To apply for a FTIN/EIN, a form from the Internal Revenue Service needs to be submitted along with the required paperwork and information. There is no charge or fee necessary to apply. You may apply by mail, telephone, or online for this ID number.
To apply for a federal tax identification number, there are a few steps to follow according to the Internal Revenue Service:
- Determine if you need to obtain a federal tax identification number for a business and if you are eligible to receive one
- Understand the process and steps needed to apply
- Gather the information needed to fill out the form completely
- Submit the Form SS-4 with the appropriate information or paperwork to the IRS for processing
To obtain a federal tax identification number or employer identification number, you will need to begin by filling out a Form SS-4 from the Internal Revenue Service. This form also has some important information to read through to understand the process of applying.
Even though applying for a federal tax identification number is only for a business or trust manager or executor, the applicant must have a valid Taxpayer Identification Number – either a Social Security Number, Individual Taxpayer Identification Number, or current Employer Identification Number.
Necessary Applicant Information
The Form SS-4 isn’t a difficult form to fill out and the application process is free. The form itself is only one page but you will need to know the following information on the applicant:
- The legal name of the business entity (or individual) applying for the federal tax identification number
- The trade name of the business if it is different from the legal name
- The name of the person who is the executor, administrator, trustee, or the person who would be considered the one to handle the filing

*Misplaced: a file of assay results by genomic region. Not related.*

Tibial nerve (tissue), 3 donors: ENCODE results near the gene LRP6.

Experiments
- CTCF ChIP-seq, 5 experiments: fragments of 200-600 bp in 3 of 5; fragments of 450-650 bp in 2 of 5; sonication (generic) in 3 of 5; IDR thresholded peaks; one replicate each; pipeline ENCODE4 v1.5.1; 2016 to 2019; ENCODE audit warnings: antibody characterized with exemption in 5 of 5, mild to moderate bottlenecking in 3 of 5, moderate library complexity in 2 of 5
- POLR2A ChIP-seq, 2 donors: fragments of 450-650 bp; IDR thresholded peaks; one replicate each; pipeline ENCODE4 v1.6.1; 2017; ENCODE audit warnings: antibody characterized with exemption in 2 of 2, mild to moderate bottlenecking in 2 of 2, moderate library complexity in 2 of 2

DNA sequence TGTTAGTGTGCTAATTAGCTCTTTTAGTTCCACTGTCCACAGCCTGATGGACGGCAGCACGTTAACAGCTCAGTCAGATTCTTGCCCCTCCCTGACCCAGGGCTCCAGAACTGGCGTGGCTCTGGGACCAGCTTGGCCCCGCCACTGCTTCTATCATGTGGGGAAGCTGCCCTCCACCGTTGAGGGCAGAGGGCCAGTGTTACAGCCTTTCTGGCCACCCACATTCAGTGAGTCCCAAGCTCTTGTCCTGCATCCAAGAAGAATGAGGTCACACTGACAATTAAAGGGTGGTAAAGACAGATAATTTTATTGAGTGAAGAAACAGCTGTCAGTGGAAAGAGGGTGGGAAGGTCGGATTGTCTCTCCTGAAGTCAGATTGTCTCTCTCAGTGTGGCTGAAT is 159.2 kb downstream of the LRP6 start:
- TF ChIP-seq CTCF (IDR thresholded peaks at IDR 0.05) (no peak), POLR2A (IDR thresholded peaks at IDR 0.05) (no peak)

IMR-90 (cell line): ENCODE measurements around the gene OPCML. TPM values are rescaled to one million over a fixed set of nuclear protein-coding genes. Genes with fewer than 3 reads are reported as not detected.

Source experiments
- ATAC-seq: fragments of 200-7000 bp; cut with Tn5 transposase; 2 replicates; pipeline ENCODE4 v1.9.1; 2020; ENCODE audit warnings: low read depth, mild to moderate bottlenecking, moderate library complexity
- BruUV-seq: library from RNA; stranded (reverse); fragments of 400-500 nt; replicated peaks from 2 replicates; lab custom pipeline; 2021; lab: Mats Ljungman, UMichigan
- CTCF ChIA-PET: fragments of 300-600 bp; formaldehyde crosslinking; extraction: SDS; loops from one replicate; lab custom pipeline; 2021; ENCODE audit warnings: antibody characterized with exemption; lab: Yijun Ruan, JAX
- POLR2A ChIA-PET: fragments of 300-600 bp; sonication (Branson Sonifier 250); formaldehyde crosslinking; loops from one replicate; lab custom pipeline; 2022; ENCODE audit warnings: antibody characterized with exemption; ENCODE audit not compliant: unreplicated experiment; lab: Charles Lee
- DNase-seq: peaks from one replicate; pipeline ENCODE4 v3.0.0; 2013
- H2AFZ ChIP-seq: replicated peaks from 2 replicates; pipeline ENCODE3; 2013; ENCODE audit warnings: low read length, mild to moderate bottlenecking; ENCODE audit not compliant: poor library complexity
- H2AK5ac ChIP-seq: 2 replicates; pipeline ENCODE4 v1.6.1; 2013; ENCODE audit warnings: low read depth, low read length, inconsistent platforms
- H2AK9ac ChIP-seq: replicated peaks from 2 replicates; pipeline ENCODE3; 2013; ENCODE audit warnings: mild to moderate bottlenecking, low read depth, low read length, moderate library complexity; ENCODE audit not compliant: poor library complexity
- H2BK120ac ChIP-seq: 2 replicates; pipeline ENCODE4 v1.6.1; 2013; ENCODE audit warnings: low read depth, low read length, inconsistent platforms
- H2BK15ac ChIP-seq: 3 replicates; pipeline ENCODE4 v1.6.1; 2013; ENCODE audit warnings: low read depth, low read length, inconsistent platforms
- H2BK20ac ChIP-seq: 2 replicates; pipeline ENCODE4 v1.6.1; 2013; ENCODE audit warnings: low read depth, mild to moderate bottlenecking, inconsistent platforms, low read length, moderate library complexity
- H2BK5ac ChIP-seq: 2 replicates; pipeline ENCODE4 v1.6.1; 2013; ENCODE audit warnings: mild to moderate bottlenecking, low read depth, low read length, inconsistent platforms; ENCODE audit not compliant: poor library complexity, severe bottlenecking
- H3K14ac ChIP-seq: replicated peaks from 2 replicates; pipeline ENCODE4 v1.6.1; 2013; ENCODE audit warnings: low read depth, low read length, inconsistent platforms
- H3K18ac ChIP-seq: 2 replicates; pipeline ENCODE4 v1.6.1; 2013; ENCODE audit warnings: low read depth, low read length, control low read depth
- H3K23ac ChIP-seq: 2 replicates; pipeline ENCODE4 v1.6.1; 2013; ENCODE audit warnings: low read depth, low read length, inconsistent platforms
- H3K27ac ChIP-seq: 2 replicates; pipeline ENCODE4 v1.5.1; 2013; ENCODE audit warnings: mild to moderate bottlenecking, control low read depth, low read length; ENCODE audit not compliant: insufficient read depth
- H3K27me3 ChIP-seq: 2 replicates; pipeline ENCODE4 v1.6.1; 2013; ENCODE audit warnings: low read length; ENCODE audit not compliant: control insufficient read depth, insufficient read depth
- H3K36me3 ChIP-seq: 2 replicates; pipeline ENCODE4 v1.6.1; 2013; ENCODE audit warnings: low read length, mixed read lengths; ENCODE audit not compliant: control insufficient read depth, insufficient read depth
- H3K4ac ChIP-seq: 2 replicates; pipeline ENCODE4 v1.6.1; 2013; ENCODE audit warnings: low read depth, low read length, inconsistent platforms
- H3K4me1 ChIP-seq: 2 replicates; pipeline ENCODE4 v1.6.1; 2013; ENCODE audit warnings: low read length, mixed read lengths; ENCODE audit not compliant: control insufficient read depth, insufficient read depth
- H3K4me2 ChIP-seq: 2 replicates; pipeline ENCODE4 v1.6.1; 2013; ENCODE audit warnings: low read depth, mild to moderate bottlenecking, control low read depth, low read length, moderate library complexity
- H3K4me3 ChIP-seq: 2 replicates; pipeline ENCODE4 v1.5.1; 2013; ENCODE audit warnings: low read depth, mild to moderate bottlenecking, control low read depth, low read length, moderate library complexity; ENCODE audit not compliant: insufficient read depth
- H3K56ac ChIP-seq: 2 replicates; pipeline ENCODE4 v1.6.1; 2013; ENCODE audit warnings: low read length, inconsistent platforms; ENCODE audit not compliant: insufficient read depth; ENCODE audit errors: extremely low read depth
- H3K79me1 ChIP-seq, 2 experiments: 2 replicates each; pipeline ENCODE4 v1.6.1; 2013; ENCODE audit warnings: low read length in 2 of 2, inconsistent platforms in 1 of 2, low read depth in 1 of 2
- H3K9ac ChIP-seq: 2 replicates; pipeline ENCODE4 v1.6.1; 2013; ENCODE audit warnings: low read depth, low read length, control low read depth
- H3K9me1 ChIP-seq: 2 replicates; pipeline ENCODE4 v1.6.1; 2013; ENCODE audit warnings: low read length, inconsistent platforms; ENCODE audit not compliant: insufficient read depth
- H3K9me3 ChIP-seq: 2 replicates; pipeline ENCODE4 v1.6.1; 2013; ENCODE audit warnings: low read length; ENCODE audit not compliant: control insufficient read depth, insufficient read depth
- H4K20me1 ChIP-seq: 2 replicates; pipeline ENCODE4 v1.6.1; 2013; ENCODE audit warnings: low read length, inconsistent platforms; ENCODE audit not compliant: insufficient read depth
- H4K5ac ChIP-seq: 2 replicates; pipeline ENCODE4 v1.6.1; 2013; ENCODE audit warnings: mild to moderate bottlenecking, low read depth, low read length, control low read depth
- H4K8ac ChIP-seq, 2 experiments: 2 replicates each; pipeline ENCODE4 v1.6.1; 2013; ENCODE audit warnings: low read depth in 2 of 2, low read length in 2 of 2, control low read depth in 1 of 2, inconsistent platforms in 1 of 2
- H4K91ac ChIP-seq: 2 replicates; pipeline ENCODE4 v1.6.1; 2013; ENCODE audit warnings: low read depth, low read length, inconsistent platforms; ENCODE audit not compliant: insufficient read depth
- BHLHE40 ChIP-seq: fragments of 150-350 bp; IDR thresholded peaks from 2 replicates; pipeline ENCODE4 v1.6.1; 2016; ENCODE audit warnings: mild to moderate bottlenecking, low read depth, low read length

- The mailing address where the entity or business is located
- The street address if it is different from the mailing address
- The city, state, and zip code where the entity or business is located (for both the mailing address and street address if they are different)
- The name of the county and state where the principal business is located
- The name of the responsible party
- The social security number (SSN), individual taxpayer identification number (ITIN), or employer identification number (EIN) of the person filling out the form
What Information on the Business Structure is Needed?
In addition to the filer information, information on the business structure is also required, including (but not limited to):
- The type of entity – Most entities will fall under the category of sole proprietor, partnership, corporation, personal service corporation, church or church-controlled organization, the social security number of the deceased, the plan administrator, the trust grantor, non-profit organization, or other entity. There are also a few additional types of entities that can be chosen
- The applicant’s role in the business, such as owner, partner, beneficiary, etc.
- The reason for applying for the federal tax identification number
- The date the business started or was acquired, along with the closing month of the accounting year and the highest number of employees expected in the next year
- The type of business and main products sold, work done, products produced, or services provided
Do You Need a Taxpayer Identification Number (TIN)?
If the applicant has a tax identification number (TIN), you will be asked to supply it. TINs are an identification number used to identify a tax payer. A social security number is the most common form of TIN.
The difference between a taxpayer identification number and social security number is that a taxpayer identification number is issued by the IRS, and a social security number is issued by the Social Security Administration. If you do not have a TIN of SSN, you need to have an explanation as to why you do not.